Jelisaveta Blagojević: Politics of Unthinkable Desire On Love, Jealousy, and the Telephone

Apr 28,19:30, 2015

Within the context of its queer reconceptualization, desire can be conceived as a capacity to go beyond what is thinkable. On the one hand, there is traditional “western” model of thinking understood as the rational/dialectical thought which, in its circular manner, can only repeat what is already known. On the other hand, queer reconceptualization of the notion of desire understood as the capacity to go beyond what is thinkable opens a space for the unthinkable and unpredictable ways of thinking (for example, a thought of the outside in Foucault, a non-thought in Deleuze and Guattari, a notion of the happenstance in Nancy, etc.).

In this talk, Blagojević used the notions of love and jealousy in order to point to the ways in which the western, self-possessive, self-reflexive, and self-affective subject has constructed itself; also, she will use Jean-Luc Nancy’s concept of singular being to propose a sexually differentiated yet non-oppositional concept of “woman”—which nonetheless can serve as another name for the multiplicity of sexes that corresponds to the multiplicity of desires.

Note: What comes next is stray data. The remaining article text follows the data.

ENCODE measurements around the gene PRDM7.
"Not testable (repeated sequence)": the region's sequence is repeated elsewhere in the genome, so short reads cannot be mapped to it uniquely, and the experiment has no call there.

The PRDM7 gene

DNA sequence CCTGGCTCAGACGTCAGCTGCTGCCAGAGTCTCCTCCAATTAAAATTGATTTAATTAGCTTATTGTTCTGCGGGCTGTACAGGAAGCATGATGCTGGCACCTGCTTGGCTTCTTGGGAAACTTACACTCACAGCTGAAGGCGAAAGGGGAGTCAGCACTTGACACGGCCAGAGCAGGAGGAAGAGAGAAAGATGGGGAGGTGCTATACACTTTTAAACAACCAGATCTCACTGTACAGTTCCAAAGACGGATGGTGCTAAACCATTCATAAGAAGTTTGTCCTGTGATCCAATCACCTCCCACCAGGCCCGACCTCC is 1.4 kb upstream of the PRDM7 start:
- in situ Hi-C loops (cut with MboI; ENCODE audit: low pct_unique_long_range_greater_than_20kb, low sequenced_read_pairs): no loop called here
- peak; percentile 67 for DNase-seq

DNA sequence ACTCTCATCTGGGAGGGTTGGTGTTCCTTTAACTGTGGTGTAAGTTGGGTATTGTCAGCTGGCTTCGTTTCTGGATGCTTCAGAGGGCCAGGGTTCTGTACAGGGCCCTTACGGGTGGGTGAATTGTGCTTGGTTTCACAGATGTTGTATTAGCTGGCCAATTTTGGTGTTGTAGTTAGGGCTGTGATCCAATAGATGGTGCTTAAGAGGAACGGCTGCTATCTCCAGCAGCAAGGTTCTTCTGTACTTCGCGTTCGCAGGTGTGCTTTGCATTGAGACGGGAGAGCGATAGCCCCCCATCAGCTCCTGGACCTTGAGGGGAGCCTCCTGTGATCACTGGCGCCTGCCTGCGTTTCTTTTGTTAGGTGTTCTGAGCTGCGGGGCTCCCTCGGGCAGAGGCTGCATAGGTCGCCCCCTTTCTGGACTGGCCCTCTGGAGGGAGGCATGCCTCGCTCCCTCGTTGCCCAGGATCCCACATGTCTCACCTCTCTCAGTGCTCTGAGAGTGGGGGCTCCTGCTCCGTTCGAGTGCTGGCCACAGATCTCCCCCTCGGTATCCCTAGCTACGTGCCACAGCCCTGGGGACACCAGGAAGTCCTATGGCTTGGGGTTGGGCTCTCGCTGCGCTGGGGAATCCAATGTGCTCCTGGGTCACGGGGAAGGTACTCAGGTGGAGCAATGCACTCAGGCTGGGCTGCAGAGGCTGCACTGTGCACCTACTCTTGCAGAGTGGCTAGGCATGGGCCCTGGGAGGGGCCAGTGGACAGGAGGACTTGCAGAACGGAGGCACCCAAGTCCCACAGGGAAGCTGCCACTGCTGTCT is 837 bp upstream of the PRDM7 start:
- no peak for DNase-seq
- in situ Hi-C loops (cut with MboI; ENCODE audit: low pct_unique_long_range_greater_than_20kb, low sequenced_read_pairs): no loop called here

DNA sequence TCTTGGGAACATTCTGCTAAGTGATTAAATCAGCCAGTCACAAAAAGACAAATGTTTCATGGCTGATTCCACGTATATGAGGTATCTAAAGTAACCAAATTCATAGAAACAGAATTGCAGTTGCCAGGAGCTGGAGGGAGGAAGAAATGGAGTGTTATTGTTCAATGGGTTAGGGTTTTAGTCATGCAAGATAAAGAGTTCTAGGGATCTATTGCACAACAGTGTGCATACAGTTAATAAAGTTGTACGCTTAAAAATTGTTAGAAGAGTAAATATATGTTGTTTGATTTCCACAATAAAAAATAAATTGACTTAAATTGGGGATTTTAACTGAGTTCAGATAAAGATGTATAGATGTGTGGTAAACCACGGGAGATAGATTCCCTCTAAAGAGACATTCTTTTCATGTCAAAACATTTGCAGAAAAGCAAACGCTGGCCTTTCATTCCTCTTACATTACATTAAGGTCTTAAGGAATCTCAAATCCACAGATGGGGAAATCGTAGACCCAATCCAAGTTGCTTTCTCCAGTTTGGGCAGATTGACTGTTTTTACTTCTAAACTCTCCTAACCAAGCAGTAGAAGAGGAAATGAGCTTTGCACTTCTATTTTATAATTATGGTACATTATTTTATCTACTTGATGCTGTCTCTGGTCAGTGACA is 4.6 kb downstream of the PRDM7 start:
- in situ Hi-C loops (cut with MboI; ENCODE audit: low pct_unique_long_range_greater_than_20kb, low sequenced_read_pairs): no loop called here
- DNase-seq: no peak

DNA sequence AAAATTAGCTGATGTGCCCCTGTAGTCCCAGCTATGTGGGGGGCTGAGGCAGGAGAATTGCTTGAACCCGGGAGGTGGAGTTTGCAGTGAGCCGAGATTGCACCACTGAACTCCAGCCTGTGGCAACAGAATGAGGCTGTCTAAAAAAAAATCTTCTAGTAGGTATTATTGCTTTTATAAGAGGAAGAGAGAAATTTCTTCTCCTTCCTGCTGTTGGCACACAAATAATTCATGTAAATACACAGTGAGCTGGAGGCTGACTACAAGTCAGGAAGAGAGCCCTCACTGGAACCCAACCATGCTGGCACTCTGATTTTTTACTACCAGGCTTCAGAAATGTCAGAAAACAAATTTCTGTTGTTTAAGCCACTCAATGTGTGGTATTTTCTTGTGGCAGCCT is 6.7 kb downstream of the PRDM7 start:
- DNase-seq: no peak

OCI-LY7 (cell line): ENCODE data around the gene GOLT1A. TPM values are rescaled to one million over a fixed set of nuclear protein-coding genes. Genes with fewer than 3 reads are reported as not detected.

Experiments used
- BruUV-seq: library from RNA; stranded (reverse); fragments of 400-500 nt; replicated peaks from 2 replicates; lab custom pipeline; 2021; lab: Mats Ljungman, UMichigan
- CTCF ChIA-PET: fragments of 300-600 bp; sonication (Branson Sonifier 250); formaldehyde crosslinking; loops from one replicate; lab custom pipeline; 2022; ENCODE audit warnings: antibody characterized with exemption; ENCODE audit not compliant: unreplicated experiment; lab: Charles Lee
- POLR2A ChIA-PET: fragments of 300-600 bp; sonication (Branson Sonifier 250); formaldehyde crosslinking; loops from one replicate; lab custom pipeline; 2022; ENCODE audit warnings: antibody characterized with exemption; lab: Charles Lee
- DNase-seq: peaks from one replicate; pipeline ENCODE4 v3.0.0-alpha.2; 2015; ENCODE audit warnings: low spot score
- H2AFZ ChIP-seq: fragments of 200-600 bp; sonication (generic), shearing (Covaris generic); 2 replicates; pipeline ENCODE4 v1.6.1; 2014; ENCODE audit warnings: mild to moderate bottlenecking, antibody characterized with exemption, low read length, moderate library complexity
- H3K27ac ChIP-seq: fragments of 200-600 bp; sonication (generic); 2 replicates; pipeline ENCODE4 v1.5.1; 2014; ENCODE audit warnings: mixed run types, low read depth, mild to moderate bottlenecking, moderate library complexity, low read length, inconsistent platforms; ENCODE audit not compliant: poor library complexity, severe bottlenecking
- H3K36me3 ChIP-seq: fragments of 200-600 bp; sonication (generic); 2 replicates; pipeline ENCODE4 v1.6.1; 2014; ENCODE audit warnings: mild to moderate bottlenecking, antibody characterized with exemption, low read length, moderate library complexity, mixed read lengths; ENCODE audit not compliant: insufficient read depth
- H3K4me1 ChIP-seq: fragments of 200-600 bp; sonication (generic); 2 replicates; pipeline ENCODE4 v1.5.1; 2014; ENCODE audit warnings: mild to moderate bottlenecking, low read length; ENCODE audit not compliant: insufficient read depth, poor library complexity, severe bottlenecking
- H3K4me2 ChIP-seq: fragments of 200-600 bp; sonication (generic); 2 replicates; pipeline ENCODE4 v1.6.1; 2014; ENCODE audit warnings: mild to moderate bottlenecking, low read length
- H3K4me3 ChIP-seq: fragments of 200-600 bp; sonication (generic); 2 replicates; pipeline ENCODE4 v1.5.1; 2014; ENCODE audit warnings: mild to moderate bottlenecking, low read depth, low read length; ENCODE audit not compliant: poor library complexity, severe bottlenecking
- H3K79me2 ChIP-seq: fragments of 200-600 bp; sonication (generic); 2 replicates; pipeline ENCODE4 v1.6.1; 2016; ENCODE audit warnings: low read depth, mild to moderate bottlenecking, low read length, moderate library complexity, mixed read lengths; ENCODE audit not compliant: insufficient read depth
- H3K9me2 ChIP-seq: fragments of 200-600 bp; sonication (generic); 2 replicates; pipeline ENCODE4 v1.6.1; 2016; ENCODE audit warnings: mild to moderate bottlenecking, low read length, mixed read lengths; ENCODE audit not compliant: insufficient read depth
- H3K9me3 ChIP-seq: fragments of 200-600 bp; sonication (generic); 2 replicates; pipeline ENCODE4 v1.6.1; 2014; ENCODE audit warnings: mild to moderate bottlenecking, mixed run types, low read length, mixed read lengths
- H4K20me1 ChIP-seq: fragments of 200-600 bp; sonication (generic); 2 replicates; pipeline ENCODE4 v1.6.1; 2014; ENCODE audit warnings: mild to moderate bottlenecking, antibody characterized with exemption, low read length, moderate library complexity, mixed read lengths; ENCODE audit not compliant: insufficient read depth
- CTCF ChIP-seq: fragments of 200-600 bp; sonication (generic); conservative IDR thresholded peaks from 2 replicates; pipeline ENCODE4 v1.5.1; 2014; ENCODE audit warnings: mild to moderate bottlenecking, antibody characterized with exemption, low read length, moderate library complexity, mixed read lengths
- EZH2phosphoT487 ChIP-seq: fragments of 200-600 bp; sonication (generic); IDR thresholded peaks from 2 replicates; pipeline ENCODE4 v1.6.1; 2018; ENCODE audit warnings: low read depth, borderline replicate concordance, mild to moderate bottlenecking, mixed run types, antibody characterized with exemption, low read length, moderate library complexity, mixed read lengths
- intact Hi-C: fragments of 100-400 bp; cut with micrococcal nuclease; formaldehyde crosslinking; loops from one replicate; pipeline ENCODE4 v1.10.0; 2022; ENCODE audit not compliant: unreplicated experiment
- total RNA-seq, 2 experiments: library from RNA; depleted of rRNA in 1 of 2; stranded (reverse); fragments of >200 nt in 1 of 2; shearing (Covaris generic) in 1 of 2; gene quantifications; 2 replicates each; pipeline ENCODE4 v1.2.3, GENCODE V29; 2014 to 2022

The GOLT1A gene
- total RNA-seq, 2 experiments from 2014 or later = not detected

Jelisaveta Blagojević teaches at the Faculty of Media and Communications, Singidunum University (Belgrade), and has served as the university’s dean of academic affairs since 2006. She also has worked at the Belgrade Women’s Studies and Gender Research Center as a coordinator and lecturer since 2001. Since 2003 she has been a visiting lecturer at the gender and politics program at the Political Science Faculty, Belgrade University. She has taught as a visiting lecturer at universities across Southeast Europe. 

She has published three books: Politics of the Unthinkable: Introduction to Antifascist Life (FMK, 2014); Hieroglyphs of Jealousy (Skopje, 2008); Zajednica onih koji nemaju zajednicu (Community Without Community), (FMK, 2008), and many more book chapters and articles. Her research interests include contemporary (political) philosophy, media studies, queer studies, and gender studies.

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